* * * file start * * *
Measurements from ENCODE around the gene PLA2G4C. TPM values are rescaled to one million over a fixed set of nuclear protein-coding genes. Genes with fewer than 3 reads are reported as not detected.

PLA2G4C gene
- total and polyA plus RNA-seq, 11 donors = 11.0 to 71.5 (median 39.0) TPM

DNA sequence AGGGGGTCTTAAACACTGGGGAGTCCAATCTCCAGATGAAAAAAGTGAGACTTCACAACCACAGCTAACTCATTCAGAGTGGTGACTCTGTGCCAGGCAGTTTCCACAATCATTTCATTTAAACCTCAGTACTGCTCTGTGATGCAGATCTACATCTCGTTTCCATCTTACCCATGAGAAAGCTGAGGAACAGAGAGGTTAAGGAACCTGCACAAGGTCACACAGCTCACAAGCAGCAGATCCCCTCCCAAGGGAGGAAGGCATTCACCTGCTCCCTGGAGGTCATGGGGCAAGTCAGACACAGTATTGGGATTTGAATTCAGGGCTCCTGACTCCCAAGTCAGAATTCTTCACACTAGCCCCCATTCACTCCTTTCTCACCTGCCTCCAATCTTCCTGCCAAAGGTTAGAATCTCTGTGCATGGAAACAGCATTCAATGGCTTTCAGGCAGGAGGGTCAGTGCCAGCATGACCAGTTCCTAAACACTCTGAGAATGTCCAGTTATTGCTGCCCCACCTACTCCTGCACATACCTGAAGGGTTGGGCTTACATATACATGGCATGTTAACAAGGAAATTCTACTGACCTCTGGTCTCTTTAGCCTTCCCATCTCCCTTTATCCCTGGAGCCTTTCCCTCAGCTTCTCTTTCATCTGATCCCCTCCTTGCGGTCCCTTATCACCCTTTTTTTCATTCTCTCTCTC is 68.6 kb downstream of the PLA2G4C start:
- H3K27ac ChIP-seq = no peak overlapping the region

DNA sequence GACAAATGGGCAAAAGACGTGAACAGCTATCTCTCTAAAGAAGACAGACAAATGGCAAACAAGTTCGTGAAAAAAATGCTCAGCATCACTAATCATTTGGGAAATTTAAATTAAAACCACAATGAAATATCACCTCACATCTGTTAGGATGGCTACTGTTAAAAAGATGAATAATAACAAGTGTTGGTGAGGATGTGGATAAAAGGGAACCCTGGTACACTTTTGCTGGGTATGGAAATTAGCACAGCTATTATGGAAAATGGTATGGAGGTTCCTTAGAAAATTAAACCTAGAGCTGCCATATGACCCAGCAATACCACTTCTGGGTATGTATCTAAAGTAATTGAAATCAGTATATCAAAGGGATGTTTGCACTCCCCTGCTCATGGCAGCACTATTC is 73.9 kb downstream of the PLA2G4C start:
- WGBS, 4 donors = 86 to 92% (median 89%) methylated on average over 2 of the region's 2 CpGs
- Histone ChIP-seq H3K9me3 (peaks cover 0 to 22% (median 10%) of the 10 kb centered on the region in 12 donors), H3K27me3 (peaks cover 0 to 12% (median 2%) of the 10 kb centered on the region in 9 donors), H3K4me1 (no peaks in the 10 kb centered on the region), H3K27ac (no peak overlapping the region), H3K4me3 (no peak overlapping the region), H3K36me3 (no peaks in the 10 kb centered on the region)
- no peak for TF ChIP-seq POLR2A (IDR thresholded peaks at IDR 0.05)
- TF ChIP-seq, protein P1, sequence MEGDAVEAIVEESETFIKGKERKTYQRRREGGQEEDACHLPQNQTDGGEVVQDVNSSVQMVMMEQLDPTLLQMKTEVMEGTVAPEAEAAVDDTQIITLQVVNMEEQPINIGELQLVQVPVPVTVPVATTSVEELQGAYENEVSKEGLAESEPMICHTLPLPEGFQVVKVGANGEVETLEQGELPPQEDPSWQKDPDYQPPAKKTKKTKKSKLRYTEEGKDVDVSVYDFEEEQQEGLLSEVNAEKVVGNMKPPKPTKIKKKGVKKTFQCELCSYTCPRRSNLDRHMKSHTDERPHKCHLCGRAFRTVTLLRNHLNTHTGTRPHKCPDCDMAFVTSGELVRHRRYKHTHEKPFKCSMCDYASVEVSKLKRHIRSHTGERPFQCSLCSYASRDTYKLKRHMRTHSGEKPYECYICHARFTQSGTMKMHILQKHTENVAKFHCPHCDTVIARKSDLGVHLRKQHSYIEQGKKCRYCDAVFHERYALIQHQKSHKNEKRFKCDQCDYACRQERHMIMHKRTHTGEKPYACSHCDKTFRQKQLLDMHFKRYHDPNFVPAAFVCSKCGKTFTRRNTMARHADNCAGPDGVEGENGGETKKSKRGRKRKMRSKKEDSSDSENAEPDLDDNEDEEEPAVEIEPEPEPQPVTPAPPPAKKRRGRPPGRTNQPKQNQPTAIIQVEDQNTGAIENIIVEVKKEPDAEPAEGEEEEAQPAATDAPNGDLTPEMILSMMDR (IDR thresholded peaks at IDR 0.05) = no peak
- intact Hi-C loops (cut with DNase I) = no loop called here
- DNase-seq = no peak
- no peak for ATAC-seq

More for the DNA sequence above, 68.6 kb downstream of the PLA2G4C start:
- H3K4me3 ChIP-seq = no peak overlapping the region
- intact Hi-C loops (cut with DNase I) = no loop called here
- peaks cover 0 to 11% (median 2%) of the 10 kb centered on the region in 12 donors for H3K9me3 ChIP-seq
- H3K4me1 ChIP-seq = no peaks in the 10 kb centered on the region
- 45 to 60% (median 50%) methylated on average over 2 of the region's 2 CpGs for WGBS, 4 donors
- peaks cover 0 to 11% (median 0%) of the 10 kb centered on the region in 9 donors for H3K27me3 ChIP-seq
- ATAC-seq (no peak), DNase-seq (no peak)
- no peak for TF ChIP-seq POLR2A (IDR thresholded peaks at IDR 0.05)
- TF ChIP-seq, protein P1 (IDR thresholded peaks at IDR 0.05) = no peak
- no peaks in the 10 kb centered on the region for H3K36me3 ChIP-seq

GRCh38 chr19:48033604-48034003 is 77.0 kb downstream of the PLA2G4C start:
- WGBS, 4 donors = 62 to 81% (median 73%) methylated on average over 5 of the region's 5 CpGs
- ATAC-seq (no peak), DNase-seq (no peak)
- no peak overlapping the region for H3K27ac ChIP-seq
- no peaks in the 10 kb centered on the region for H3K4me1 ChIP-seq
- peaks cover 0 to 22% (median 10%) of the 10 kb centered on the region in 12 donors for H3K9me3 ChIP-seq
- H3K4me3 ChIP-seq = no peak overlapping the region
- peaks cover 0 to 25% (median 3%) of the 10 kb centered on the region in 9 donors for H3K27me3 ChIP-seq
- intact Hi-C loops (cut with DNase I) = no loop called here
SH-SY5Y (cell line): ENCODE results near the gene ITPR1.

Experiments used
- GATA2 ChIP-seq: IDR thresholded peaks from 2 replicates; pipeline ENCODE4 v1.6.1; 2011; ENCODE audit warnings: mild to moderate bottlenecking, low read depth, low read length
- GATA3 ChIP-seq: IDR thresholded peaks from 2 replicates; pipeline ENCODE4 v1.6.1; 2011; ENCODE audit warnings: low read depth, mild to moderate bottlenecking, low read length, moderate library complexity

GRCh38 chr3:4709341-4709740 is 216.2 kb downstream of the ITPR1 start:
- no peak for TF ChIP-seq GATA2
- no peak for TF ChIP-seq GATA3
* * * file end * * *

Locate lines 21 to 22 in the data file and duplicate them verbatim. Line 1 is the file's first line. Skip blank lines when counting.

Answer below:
- ATAC-seq (no peak), DNase-seq (no peak)
- no peak for TF ChIP-seq POLR2A (IDR thresholded peaks at IDR 0.05)